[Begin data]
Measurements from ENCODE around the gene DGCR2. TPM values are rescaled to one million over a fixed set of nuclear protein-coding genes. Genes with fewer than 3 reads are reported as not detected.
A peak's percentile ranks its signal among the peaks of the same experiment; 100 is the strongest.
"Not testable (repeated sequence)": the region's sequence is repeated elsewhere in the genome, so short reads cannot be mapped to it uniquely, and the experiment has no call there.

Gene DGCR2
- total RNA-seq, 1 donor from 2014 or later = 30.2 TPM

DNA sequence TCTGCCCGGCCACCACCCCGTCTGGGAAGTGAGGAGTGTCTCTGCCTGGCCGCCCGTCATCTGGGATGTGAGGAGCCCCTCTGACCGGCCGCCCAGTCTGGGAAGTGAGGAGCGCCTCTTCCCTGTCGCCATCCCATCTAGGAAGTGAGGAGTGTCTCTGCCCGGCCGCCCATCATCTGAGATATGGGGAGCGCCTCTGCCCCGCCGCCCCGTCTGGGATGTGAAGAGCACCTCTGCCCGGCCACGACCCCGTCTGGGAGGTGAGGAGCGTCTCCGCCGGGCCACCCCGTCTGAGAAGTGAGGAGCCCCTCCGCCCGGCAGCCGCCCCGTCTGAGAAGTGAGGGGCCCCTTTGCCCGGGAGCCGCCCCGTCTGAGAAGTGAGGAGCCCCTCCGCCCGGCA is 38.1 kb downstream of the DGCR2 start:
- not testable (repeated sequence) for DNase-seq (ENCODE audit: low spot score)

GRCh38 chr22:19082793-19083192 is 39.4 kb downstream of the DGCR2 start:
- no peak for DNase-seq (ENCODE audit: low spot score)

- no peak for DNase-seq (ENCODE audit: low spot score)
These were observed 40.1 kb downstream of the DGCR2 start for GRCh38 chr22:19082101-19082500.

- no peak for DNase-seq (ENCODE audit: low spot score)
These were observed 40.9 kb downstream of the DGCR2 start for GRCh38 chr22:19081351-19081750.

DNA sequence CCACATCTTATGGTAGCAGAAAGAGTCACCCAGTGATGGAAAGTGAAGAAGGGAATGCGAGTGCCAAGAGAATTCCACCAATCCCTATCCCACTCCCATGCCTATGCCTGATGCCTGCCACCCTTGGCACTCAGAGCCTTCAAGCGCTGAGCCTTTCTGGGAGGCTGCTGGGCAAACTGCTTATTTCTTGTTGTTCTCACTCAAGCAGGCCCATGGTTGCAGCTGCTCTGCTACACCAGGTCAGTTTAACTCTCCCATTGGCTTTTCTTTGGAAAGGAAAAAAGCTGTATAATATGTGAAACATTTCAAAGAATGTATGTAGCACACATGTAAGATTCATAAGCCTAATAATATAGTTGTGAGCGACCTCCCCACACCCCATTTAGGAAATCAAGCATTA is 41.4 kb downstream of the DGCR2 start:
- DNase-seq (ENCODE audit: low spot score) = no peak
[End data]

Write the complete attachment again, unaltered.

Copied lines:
Measurements from ENCODE around the gene DGCR2. TPM values are rescaled to one million over a fixed set of nuclear protein-coding genes. Genes with fewer than 3 reads are reported as not detected.
A peak's percentile ranks its signal among the peaks of the same experiment; 100 is the strongest.
"Not testable (repeated sequence)": the region's sequence is repeated elsewhere in the genome, so short reads cannot be mapped to it uniquely, and the experiment has no call there.

Gene DGCR2
- total RNA-seq, 1 donor from 2014 or later = 30.2 TPM

DNA sequence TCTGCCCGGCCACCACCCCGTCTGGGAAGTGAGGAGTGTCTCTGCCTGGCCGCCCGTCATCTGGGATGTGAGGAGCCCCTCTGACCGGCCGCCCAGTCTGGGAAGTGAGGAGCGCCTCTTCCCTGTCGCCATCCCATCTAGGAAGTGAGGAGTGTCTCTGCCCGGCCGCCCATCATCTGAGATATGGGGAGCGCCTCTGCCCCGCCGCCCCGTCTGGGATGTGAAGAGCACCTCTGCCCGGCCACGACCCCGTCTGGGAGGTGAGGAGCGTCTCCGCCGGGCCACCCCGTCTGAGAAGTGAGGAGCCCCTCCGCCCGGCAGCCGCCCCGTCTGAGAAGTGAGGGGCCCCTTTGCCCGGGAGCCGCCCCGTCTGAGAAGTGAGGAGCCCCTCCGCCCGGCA is 38.1 kb downstream of the DGCR2 start:
- not testable (repeated sequence) for DNase-seq (ENCODE audit: low spot score)

GRCh38 chr22:19082793-19083192 is 39.4 kb downstream of the DGCR2 start:
- no peak for DNase-seq (ENCODE audit: low spot score)

- no peak for DNase-seq (ENCODE audit: low spot score)
These were observed 40.1 kb downstream of the DGCR2 start for GRCh38 chr22:19082101-19082500.

- no peak for DNase-seq (ENCODE audit: low spot score)
These were observed 40.9 kb downstream of the DGCR2 start for GRCh38 chr22:19081351-19081750.

DNA sequence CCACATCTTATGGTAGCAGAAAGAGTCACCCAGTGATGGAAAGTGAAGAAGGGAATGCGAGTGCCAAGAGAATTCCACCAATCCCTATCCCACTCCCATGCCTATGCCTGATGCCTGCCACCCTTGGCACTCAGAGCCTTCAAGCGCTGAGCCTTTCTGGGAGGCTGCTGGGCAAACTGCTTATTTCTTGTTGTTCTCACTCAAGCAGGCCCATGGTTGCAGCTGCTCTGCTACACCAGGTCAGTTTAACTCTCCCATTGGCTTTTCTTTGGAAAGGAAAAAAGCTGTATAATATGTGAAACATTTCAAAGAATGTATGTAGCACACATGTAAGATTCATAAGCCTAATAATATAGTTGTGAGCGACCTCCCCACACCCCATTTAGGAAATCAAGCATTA is 41.4 kb downstream of the DGCR2 start:
- DNase-seq (ENCODE audit: low spot score) = no peak